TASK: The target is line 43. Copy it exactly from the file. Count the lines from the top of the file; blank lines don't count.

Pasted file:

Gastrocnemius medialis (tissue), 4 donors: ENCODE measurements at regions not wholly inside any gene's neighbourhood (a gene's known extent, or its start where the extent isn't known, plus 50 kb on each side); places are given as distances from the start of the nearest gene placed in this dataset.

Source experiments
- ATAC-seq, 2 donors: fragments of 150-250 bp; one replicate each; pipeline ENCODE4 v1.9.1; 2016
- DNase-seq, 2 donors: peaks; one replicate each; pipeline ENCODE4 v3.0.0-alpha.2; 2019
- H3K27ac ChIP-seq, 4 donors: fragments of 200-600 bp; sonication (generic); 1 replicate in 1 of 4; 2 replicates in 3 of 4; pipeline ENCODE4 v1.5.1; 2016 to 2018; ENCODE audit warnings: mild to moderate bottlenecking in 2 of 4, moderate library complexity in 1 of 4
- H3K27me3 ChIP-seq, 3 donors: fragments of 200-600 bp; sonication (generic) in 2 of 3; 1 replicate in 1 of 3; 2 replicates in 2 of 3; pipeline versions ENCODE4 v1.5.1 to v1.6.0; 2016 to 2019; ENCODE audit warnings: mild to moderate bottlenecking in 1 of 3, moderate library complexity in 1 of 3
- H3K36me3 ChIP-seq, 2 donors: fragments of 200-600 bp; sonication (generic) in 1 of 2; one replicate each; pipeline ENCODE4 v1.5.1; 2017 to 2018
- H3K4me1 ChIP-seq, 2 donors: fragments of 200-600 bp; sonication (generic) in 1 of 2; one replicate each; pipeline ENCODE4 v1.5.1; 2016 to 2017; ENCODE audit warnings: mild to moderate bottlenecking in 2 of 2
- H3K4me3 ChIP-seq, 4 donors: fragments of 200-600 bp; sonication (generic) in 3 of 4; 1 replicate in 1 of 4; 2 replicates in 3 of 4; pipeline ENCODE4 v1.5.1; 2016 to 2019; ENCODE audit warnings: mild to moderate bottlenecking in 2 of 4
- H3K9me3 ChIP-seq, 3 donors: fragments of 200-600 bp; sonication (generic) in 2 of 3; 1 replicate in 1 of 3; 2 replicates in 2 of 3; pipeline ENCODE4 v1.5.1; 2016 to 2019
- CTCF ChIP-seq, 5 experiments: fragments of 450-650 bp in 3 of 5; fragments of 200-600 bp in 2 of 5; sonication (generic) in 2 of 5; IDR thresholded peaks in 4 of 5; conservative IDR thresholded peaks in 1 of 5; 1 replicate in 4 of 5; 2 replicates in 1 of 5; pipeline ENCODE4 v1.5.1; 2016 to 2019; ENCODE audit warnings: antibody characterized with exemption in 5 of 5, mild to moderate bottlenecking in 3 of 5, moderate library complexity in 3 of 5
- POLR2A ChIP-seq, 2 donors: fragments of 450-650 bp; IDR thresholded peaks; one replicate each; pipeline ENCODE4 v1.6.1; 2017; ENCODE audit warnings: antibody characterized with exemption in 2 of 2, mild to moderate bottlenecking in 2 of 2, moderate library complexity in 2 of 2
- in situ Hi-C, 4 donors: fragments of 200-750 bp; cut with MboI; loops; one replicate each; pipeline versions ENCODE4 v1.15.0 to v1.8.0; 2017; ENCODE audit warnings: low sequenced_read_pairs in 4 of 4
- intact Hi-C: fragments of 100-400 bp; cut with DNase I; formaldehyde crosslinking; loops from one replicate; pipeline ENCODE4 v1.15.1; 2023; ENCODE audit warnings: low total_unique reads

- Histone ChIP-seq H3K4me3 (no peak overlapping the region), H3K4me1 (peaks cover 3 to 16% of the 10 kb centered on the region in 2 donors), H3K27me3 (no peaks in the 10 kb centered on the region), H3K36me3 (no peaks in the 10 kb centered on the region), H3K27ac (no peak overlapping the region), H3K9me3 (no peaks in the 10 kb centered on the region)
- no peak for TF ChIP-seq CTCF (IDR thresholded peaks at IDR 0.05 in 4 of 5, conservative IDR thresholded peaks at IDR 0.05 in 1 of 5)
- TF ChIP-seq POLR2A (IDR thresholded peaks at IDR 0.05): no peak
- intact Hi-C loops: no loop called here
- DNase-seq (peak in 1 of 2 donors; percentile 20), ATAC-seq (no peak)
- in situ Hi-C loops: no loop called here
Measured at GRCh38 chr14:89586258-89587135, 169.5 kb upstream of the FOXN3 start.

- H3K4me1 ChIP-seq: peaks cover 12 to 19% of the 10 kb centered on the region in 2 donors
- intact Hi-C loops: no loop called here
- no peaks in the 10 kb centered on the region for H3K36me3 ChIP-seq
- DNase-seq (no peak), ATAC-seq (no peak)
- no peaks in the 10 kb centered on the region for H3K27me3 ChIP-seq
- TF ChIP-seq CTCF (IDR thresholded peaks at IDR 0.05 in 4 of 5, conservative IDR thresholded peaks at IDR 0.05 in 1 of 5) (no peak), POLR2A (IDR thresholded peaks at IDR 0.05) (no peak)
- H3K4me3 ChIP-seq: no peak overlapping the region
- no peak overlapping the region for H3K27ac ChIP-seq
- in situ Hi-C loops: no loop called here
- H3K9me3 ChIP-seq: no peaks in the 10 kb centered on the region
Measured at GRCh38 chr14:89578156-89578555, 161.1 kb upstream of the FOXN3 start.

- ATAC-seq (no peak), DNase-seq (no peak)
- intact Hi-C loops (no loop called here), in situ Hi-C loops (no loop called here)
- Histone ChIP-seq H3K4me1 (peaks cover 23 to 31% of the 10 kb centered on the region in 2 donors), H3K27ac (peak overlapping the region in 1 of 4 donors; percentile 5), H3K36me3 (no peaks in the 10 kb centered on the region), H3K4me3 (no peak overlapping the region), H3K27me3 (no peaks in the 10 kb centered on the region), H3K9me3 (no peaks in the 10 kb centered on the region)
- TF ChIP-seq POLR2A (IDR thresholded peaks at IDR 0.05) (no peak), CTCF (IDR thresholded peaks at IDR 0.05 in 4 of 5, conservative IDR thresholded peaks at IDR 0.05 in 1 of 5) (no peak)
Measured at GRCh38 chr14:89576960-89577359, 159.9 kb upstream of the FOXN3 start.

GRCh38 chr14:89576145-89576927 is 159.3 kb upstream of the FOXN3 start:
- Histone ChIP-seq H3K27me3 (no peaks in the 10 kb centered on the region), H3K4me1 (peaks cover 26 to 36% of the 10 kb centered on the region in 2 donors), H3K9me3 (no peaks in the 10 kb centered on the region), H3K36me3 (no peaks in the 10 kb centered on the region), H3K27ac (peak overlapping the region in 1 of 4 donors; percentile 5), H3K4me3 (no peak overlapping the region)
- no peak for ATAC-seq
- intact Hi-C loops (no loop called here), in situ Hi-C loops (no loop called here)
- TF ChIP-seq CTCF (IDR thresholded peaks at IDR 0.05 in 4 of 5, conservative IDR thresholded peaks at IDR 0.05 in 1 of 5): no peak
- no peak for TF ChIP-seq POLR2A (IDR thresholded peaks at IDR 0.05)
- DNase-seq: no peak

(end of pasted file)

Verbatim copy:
- no peak for TF ChIP-seq POLR2A (IDR thresholded peaks at IDR 0.05)